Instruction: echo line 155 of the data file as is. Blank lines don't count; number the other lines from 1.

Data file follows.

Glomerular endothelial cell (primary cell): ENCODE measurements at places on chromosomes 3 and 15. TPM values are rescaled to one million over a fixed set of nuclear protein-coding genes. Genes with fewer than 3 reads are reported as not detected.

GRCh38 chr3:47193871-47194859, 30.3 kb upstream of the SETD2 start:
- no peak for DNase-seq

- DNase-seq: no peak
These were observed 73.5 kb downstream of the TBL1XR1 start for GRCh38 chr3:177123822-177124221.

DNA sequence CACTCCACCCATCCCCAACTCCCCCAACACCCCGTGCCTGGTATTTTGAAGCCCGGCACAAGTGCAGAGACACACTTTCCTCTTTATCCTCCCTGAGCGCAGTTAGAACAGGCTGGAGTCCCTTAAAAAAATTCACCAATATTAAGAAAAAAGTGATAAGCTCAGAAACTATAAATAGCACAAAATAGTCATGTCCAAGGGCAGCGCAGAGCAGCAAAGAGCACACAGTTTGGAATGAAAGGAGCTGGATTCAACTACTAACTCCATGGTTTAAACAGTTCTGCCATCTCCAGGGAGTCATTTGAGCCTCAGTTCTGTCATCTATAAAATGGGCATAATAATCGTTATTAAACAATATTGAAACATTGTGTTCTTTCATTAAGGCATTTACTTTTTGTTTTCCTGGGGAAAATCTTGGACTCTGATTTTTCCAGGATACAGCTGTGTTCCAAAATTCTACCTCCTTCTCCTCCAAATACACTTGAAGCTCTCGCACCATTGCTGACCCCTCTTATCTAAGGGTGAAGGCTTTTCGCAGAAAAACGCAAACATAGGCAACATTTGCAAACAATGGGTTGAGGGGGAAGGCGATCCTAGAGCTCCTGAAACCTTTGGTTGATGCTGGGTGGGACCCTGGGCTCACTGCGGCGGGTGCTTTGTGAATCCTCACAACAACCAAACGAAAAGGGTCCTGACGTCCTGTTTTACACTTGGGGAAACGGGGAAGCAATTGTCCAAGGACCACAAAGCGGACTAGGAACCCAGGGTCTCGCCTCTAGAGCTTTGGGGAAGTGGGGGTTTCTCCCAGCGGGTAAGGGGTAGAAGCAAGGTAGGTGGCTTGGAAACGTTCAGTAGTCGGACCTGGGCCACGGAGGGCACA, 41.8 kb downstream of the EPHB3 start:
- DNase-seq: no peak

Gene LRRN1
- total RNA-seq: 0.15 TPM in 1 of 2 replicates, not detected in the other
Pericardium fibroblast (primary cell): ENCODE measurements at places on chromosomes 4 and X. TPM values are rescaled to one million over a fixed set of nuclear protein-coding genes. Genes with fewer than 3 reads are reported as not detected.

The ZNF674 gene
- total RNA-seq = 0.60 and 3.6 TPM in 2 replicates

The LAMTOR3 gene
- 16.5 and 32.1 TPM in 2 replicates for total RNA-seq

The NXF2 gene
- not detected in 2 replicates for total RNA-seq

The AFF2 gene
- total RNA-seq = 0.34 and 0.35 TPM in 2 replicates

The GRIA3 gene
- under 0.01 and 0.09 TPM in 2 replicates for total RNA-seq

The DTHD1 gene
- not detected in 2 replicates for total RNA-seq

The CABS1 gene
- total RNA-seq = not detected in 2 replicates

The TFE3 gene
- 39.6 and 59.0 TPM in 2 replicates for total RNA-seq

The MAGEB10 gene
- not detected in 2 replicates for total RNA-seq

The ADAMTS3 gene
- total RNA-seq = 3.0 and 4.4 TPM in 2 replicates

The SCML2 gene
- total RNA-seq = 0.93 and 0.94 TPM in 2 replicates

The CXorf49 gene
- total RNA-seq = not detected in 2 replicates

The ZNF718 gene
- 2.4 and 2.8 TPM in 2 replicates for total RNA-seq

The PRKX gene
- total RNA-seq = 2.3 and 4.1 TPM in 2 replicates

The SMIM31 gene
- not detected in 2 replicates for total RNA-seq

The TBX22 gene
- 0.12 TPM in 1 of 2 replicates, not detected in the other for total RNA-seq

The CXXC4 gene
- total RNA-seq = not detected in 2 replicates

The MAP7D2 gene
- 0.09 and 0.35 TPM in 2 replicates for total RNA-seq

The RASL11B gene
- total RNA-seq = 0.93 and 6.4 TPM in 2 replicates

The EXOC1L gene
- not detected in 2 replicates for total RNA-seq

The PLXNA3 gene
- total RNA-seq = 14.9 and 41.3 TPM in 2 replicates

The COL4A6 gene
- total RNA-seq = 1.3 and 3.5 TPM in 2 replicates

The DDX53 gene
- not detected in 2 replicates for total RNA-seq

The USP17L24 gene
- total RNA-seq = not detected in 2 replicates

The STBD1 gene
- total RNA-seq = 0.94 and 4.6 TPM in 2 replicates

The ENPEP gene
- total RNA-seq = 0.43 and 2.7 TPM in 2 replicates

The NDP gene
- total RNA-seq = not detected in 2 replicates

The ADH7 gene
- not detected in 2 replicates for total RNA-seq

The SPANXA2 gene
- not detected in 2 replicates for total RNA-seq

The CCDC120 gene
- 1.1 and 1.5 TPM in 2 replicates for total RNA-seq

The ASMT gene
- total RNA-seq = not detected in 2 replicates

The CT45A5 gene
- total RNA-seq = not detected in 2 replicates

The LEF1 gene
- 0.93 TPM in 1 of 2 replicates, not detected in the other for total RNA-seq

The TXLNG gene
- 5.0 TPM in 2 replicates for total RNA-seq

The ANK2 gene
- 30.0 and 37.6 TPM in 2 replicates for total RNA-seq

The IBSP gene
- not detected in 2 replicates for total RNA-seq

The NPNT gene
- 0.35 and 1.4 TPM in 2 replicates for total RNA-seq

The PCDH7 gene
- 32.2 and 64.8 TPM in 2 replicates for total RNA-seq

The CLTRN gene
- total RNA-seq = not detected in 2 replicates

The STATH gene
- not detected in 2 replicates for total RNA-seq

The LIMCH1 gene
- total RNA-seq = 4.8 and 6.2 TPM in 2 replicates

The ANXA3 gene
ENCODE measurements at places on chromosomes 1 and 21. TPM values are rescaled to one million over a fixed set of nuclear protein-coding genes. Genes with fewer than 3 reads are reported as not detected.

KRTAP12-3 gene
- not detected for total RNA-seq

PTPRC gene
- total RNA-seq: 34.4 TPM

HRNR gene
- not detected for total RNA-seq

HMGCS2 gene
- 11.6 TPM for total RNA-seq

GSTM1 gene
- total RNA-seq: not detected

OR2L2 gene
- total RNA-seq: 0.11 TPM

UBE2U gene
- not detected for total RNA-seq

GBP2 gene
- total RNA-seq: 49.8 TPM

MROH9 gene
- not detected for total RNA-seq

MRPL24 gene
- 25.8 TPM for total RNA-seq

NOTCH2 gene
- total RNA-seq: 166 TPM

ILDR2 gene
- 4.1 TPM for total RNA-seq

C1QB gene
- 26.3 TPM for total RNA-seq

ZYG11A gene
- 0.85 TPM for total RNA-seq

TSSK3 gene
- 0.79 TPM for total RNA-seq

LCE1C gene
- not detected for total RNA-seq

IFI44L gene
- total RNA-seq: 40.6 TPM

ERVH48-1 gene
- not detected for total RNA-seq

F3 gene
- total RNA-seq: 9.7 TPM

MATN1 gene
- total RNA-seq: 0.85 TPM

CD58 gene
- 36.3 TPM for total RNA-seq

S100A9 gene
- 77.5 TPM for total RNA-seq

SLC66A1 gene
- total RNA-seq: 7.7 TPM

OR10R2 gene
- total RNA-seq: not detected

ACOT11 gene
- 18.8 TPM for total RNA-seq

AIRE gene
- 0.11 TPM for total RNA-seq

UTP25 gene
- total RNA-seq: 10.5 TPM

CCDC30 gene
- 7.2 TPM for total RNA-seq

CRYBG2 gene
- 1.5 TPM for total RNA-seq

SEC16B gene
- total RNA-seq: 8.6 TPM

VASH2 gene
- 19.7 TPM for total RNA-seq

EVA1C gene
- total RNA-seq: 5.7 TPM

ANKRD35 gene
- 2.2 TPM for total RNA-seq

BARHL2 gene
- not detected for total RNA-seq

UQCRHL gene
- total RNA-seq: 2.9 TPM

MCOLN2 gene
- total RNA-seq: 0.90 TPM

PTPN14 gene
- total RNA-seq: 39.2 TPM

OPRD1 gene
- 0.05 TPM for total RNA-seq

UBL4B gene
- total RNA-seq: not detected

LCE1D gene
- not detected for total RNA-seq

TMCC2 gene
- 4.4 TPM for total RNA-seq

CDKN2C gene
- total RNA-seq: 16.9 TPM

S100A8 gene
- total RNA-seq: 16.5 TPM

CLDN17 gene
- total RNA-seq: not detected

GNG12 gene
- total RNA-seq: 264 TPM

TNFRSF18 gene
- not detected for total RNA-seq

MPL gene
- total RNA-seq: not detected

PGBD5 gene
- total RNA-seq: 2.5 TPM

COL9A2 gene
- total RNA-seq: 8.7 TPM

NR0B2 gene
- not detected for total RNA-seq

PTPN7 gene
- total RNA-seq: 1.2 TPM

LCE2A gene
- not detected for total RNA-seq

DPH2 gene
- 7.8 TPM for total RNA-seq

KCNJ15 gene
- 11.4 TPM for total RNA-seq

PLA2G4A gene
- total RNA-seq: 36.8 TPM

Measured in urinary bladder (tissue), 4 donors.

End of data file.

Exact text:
VASH2 gene